Posts Tagged ‘politics’
At NOW Toronto, James Dubro commemorates the 35th anniversary of the police raids which kick-started Canada’s gay rights movement.
It was Toronto’s Stonewall, a brutal police raid that brought the many divided elements of the gay community together on the streets to protest in large numbers for the first time.
On February 5, 1981, 150 Toronto police officers armed with crowbars, billy clubs and sledgehammers carried out violent raids on four gay bathhouses.
The cops roughed up and arrested 289 mostly gay men on prostitution and indecency charges or as “found-ins at a common bawdy house.” Twenty more, including owners and staff at the bathhouses, were charged with being “keepers of a common bawdy house.”
Except for the roundup of suspected dissidents during the imposition of the War Measures Act in Quebec in 1970, the raids were the largest police action to that point in Canada.
Operation Soap, the cops’ code name for the raids, inspired novelist Margaret Atwood to wonder, tongue-in-cheek, “What do the police have against cleanliness?” Indeed, the majority of city councillors wanted to know the same thing and ordered an independent review by Arnold Bruner on relations between the police and “the homosexual community.”
Outrage as well as fear of outings, firings and suicides of gay men caught up in the raids led to the largest gay rights demonstrations the country had ever seen.
On the eve of the 35th anniversary of the raids, questions still remain: Why did the police never apologize? Who gave the order?
No one knows, or, at least, no one is telling.
Bloomberg View’s Timothy L. O’Brien notes that, for all of his reputation as a deal-maker, Trump is actually bad. For proof, O’Brien offers Trump’s mishandling of a major deal in Manhattan.
Through Trump’s rise, fall and rebirth, there was one major real estate project that he tried to keep. The tale of what happened to that property should be of interest to anyone looking for insight into how Trump might perform as president. It was a deal of genuine magnitude and would have put him atop the New York real estate market. And he screwed it up.
The deal involved Manhattan’s West Side Yards, a sprawling, 77-acre tract abutting the Hudson River between 59th and 72nd Streets and at the time the largest privately owned undeveloped stretch of land in New York City. The Yards were a vestige of the Penn Central Transportation Company, a failed railroad enterprise that, in 1970, filed what was then the biggest corporate bankruptcy in U.S. history. In the wake of that collapse, Trump leveraged his father’s ties to New York’s Democratic machine and local bankers to acquire pieces of Penn Central’s holdings, including the Yards, in the mid-1970s.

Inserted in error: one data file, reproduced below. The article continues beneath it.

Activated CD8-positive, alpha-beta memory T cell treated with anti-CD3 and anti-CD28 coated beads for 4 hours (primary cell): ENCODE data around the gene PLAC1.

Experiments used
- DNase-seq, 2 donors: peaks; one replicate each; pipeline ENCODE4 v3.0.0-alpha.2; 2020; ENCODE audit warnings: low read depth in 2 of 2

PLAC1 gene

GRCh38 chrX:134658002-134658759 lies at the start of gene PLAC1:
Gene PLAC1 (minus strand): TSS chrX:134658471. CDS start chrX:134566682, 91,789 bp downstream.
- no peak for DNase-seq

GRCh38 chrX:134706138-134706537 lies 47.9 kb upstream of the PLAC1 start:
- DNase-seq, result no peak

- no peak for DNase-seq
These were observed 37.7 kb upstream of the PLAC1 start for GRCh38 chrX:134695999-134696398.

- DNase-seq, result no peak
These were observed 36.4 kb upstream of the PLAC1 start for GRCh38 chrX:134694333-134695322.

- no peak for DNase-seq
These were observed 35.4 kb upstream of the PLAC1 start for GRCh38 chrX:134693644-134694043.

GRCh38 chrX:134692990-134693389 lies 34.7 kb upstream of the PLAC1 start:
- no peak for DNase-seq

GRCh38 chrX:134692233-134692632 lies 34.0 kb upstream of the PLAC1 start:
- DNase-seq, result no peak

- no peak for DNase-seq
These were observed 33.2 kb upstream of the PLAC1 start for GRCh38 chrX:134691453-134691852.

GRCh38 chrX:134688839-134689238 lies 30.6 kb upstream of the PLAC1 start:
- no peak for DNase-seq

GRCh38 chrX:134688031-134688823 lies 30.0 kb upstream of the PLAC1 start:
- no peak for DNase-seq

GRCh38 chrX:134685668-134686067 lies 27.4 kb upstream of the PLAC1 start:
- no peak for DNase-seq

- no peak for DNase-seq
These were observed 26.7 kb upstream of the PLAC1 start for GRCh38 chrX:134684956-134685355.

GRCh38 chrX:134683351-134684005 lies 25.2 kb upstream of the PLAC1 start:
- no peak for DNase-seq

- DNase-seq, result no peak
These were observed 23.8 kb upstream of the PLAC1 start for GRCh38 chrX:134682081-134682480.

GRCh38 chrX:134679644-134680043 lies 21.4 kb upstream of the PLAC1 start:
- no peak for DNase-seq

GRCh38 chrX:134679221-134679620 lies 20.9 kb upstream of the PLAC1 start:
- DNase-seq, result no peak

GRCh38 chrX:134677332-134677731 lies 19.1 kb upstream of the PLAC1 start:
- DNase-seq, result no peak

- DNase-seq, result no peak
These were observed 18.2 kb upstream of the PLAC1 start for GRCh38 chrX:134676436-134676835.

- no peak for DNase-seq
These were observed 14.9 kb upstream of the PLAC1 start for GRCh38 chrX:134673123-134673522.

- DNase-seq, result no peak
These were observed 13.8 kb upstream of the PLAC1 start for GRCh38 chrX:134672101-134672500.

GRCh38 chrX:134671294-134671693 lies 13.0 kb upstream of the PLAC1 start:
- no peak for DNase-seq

Unable to reach agreements with the city and community groups on how to develop the site, Trump let his option lapse in 1979. His Yards saga began in earnest in 1985, when he bought back the property from another developer for $115 million.
Trump’s plans for the property included office and residential space; a new broadcasting headquarters for NBC; a rocket-ship-shaped skyscraper that would have been the world’s tallest building and cast shadows across the Hudson River into New Jersey; and a $700 million property tax abatement from the city as an incentive to build it. The $4.5 billion project — which Trump called Television City — would have been New York’s biggest development since Rockefeller Center.
Like London’s Canary Wharf, begun a few years later, Television City promised to reshape a significant portion of a major urban center. “It’s an opportunity to build a city within the greatest city, and I don’t think anybody’s ever had that opportunity,” Trump said in an interview at the time.
What happened? Go read.